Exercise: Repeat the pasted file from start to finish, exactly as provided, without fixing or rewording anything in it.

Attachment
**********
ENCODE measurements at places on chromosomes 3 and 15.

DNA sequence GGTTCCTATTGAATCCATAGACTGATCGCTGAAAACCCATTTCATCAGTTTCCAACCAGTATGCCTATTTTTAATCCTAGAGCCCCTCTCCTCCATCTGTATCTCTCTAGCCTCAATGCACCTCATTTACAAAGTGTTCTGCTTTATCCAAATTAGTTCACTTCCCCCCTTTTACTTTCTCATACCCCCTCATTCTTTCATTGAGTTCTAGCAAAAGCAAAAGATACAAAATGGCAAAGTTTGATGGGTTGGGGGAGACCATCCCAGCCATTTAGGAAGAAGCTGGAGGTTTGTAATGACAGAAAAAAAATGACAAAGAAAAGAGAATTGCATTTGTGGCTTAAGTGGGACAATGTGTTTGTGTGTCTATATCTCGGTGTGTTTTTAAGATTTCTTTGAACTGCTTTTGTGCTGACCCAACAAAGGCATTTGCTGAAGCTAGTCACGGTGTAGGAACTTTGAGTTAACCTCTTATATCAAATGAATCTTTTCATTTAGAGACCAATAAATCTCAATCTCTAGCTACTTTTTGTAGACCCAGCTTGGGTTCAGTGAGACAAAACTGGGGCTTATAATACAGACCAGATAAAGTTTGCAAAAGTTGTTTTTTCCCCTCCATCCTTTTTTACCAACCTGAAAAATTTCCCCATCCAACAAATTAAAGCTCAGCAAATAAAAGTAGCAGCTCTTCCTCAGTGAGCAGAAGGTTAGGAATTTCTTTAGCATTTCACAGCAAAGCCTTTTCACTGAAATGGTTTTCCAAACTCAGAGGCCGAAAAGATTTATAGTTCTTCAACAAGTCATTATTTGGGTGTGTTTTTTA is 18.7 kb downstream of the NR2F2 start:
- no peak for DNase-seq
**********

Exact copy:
ENCODE measurements at places on chromosomes 3 and 15.

DNA sequence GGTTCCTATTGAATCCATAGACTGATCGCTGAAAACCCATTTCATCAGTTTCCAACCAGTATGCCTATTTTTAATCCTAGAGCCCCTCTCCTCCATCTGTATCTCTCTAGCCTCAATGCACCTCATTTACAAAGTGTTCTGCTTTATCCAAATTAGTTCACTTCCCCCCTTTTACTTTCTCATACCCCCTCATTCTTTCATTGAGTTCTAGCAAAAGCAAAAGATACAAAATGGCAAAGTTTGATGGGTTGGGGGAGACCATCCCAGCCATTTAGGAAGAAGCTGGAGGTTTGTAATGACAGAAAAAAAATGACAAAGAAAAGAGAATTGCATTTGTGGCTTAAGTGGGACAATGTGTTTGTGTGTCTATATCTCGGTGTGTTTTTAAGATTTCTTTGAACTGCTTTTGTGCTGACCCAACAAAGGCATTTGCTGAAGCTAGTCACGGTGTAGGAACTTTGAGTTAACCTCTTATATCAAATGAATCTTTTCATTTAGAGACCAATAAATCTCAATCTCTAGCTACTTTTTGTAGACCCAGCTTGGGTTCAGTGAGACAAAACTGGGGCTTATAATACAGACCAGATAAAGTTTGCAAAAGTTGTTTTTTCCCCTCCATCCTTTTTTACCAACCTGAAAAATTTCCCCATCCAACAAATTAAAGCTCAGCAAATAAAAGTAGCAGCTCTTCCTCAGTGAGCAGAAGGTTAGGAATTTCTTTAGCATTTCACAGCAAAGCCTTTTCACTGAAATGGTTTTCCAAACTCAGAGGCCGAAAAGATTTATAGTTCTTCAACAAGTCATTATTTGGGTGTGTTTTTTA is 18.7 kb downstream of the NR2F2 start:
- no peak for DNase-seq